“To be or not to be” is easily the most known phrase from any play, spoken by arguably the most complicated character ever conceived — Shakespeare’s Hamlet, the prince of Denmark who must avenge his father’s murder by his own uncle.
Taking on a production of “Hamlet” is a weighty proposition for any theater company, but this time around Idaho Shakespeare Festival Producing-Artistic Director Charlie Fee took a very different direction in his thinking — not only about the play, but in how his theater company operates.
He double-cast the title role with a woman, Laura Welsh Berg, and a man, Jonathan Dyrud (pronounced Dye-rood), who alternate performances throughout the run that ends Sunday, June 25. It’s an unusual move that’s paying off in surprising ways, Fee says.
“It was somewhat selfish,” Fee says. “We don’t do the play very often. I wanted to work with more than one actor, and everybody wants to play it, and you can cast anyone in the role. To have a man and a woman play it offers us a really broad and palpable difference in the experience for the audience and for the company.”
So Fee asked his core company members to do something he rarely does — to audition for the role with something from the play.
“Many in the company did, and they were all great,” Fee says. “They were all interesting, and they all taught me something about the text.”
In the end, it became the two actors with the greatest contrast who ended up in the role. Something about Dyrud’s tense approach and Berg’s freshness won the day, and both found themselves diving into a role that they never thought they’d get to play.
Getting the gig
At the onset, Berg — a 12-year veteran of the company — was the least likely candidate. It’s not that women haven’t played Hamlet before, it’s just not that common. When Fee asked Berg to audition for Hamlet, she was stunned.
“It’s now a very famous story,” she says, laughing. “I almost spit oatmeal all over him. I had suggested casting me as Horatio, which I thought would be good. I never imagined he wanted me as Hamlet.”
Berg auditioned with, “Oh, what a rogue and peasant slave am I,” and the scene with Ophelia (Erin Partin). Fee wanted to see how the dynamic with Partin would work on stage.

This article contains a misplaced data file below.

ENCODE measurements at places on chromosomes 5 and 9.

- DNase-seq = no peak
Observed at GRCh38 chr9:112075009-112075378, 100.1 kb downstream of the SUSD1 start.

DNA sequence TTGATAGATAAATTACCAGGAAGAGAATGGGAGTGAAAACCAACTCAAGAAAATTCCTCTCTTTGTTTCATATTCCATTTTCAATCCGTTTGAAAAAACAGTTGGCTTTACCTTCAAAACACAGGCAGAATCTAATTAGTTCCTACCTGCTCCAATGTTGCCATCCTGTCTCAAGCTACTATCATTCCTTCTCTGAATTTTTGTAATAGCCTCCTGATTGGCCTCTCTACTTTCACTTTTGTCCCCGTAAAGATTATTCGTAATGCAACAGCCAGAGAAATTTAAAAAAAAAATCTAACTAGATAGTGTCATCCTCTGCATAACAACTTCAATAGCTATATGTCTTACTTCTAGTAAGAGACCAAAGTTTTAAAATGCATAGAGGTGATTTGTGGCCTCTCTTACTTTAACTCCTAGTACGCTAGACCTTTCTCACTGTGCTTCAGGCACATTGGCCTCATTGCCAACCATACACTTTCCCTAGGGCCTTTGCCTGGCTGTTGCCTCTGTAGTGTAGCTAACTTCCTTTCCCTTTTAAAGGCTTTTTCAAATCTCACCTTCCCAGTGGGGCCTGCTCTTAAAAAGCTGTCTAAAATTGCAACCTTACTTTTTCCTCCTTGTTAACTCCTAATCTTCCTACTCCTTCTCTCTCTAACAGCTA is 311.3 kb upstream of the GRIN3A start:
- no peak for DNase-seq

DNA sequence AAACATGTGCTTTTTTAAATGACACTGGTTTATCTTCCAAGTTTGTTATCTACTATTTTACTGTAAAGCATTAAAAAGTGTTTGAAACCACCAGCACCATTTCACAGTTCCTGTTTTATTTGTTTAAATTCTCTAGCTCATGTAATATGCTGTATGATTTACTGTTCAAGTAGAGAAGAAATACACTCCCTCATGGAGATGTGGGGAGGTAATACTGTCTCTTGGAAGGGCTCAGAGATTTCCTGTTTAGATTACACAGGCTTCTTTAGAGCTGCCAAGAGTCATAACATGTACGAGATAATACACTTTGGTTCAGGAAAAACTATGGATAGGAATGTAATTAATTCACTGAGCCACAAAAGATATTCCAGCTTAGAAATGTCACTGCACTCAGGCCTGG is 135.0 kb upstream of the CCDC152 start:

“She (Berg) was fantastic, and it was so different, for the most obvious reasons. She doesn’t know the role well because it’s not a role that women expect to play, so there is a freshness to it in the fact that she is just thinking about it,” Fee says. “She didn’t have any weight on her shoulders about it.”
Dyrud, who joined the company in 2015, auditioned with, “O, that this too too solid flesh would melt,” a monologue he’s been working on for a few years. He was equally dynamic in the part, and the lanky 6-foot-2 redhead’s contrast with the 5-foot-6 Berg offered a broad diversity of possibility.
“The two had to agree to take this on together,” Fee says. “This takes a lot of generosity and a willingness to not only share, but to work with the other actor on it.”
They rehearsed the scenes — except for soliloquies and scenes with Ophelia and Gertrude — side by side. So the staging of many of the scenes is the same, except in instances when the difference in the actor’s height come into play. There were moments where Berg could get lost in the mix or Dyrud could overwhelm the scene. But that dual rehearsal process led to a deeper exploration of the play, which is what Fee was after.
“The room was alive in the way we questioned the text,” Fee says. “You would work a scene and suss out something. Then you do it with the other actor, and you’d hear different things. In a normal rehearsal, with just one actor you’d find your way into a scene and then you’d move on. This was much more engaging for everyone.”
Fee also has worked to build a tight, close-knit repertory company of actors, who return for multiple seasons. Those relationships built over time lead to a deep level of trust.
Having two actors playing the same role and working on the same scenes led to an interesting kind of collaboration between Dyrud and Berg.
“This is my fifth time working with Laura, and through that work we’ve forged a really great relationship,” Dyrud says. “We had many, many chats about the timeline of the play, the major events of the story, and sometimes the different tactics Hamlet employs and to what effect. It’s been incredibly collaborative, but the way we play specific moments is completely individual.”
“I also think that listening to each other’s scenes over a period of months creates a sometimes subconscious influence,” Berg says. “Not things that are conscious decisions, but a phrasing choice will sneak in, and I will initially be like, ‘Where did that come from?’ Only to realize the next night it’s how I have been hearing Jon say it. I suspect I will never fully fathom the influence he has had over my Hamlet.”